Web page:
Expert:  Dr. G. replied 1 year ago.
I am glad to hear she is stable. It sounds like she misses her mommy a bit. I am glad the cerenia is helping a bit. I think you are going to need to get a larger supply of that for the future, so I would pick up a few boxes from the vet. Hopefully Morgan will warm up a little bit more to Paul. Have a safe trip and have a great day!
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Category: Dog
Satisfied Customers: 1592
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Customer: replied 1 year ago.

Dear Dr. G. ~ What a hard few days we've had. Morgan died on Friday morning. She was fine all day Thursday and throughout Thursday evening. She and Paul went to bed on Thursday night (I was working out of town) and she woke at 2:30AM, gagging and retching. This continued off and on until about 6AM -- Paul, of course, was up with her but there wasn't much specific that he could do beyond trying to comfort her.


 


At about 6AM he carried her downstairs and they went outside. After awhile, she seemed to suddenly feel better. She started walking and, when they went back inside, she drank water and was happy to eat breakfast and to take her pills. She was so stable that Paul felt it was OK to go to work, at 10AM. When he arrived back home at 2:30 that afternoon, Morgan was lying in the shower stall of our downstairs bathroom, and she was gone. There was blood on the tiles, which had come from her mouth.


 


We're pretty shattered. But I want to thank you, XXXXX XXXXX your kindness and support during the final days of Morgan's life. It meant so much to me to be able to consult with you.


 


Again, thank you.


 


Best -


Cary

Expert:  Dr. G. replied 1 year ago.
I am so very sorry to hear that.
Morgan was a very special dog. I know you have been through a lot with her recently and I am sure this is very hard. She was lucky to have had you there to help her so much.
I am so very sorry for your loss.
Customer: replied 1 year ago.

Dr. G ~ May I ask you one last question? I'm trying so hard to understand what happened ... what ultimately killed her. It's not a matter of looking for "blame" -- it's just that I worked so hard trying to understand what the trach meant for her life and how to care for her, and it -- and now it matters to me to know, if possible, what went wrong.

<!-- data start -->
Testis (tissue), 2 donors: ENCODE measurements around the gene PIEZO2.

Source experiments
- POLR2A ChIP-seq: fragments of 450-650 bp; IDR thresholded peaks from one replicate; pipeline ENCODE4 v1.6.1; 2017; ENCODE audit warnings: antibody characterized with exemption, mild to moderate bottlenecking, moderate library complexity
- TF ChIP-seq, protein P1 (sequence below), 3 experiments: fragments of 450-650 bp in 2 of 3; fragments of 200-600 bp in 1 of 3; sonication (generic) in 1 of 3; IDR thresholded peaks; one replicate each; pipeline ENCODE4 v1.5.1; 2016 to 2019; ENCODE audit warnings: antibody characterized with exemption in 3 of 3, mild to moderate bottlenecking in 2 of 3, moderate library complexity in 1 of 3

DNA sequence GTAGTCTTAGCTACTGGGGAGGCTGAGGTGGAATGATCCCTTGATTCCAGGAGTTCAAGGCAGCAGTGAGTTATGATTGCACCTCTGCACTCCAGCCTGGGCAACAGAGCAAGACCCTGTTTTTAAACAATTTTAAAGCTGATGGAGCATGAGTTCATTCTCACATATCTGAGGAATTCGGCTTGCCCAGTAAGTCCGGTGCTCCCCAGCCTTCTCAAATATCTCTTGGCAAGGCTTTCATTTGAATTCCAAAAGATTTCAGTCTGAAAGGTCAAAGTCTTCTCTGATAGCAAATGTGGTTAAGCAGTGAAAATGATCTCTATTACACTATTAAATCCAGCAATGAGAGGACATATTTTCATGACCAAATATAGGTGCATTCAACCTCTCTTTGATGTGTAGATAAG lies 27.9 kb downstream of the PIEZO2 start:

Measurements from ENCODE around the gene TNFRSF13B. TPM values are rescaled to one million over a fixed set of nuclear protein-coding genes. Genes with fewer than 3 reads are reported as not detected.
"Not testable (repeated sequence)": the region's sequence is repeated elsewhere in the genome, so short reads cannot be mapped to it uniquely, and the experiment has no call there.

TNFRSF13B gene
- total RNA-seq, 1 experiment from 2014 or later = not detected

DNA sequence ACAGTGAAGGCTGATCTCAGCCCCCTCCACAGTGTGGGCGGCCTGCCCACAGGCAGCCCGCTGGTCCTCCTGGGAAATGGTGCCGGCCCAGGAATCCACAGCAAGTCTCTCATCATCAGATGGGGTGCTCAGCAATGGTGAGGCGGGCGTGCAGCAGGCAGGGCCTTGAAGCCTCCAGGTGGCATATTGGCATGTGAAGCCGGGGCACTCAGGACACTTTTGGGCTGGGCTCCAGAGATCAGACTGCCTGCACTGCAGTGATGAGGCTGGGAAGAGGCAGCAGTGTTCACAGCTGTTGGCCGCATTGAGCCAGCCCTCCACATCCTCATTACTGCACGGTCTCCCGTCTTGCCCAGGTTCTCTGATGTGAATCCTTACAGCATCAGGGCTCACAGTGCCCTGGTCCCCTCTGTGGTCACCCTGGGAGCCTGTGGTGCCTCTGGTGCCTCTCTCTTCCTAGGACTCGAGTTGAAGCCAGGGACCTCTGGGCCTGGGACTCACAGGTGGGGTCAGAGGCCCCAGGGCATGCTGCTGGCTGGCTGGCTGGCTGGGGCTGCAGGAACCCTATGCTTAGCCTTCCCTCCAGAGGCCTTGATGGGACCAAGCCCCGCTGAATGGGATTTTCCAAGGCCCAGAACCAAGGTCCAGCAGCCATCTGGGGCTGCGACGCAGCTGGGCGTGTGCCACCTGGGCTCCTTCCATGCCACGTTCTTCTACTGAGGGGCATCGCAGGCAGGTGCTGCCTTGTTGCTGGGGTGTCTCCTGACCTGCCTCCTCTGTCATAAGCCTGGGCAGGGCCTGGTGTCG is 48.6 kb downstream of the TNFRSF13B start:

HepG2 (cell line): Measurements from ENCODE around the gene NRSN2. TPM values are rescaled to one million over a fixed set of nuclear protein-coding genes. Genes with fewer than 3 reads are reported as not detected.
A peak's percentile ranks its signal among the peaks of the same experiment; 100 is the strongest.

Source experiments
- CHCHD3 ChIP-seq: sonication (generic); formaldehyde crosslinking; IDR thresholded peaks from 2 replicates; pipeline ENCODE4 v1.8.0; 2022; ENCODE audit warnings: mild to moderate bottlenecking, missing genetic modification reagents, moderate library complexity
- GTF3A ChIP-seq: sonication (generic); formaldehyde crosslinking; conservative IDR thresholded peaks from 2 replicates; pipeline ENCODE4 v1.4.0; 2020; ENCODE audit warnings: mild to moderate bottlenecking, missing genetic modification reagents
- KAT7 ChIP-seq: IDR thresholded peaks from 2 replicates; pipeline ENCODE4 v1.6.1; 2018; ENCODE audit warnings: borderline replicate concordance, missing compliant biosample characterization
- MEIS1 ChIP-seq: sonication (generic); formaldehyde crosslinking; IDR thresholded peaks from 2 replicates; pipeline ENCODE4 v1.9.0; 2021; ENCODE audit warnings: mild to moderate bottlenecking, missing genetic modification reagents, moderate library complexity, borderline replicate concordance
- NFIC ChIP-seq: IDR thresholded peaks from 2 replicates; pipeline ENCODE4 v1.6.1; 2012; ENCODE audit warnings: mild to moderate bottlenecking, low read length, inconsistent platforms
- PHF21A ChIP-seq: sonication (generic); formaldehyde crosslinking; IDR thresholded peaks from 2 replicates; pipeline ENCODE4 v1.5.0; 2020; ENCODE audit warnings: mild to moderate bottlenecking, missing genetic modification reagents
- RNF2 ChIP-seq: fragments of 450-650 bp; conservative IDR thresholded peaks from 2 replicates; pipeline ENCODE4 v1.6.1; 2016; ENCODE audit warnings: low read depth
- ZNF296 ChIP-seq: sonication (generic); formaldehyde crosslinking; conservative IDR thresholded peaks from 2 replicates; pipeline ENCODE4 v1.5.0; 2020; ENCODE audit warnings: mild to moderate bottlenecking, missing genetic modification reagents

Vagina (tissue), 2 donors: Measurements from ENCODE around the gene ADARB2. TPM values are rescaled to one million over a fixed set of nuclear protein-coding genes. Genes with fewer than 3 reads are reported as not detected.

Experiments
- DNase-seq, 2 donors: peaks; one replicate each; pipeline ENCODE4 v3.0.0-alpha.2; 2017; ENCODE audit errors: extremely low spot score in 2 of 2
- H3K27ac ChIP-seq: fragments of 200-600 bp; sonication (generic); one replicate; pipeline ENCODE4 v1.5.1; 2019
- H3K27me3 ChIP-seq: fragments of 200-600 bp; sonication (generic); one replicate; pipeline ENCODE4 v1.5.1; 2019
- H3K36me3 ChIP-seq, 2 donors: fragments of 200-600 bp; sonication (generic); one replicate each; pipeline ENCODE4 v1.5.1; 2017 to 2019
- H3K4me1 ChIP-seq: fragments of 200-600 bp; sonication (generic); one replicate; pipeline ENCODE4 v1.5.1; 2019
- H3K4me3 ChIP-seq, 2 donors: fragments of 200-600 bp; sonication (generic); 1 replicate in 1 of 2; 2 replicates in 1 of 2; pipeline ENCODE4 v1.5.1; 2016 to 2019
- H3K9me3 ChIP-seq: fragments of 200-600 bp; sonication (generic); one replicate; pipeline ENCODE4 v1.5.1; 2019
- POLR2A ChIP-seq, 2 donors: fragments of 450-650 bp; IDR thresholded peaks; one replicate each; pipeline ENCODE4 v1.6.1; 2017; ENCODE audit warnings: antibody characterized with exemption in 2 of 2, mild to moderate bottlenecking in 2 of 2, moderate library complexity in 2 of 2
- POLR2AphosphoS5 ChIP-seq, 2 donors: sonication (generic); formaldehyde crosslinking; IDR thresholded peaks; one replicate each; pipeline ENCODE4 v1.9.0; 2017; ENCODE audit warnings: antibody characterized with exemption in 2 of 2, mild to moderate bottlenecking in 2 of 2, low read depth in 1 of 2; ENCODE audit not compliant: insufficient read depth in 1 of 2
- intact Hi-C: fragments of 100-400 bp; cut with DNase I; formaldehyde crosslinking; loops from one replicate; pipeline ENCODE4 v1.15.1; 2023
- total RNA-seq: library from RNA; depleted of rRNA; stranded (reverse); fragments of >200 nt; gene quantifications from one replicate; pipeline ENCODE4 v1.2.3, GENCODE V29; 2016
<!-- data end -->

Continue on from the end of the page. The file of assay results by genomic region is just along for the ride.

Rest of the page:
In the list of possible circumstances leading to her death, does it make sense to you that she might have had an ulcer that perforated? Is there also a possibility that something about the creation of the trach itself -- the actual surgery -- could have caused a particular vulnerability? Also, Paul said a woman working at an animal shelter came in to his (Paul's) store the other day and said the shelter was dealing with some kind of gastrointestinal virus that was proving fatal to some of their dogs -- does that sound at all accurate?


 


I realize you may have no further information for me on this, but I just wanted to consult with you in case you can help me understand.


 


Thank you, again.


 


Cary

Expert:  Dr. G. replied 1 year ago.
It is very difficult to say what exactly caused her death. One way to find out for sure would be a necropsy (animal autopsy). That may not be a possibility at this point unfortunately. The shelter was most likely dealing with parvovirus, which affects young unvaccinated dogs and is fatal. I would not expect that to cause a problem with morgan given her age and being vaccinated. Typically with dogs that have any respiratory issue, infections along the respiratory tract and subsequent pneumonia is often a major cause of mortality. This is because the normal respiratory tract's defense mechanisms are not working properly. There could always have been something else that caused an acute problem, such as a GDV/bloat or a ruptured splenic tumor (not uncommon in older retrievers).
I wish I could give you a better and more definitive answer.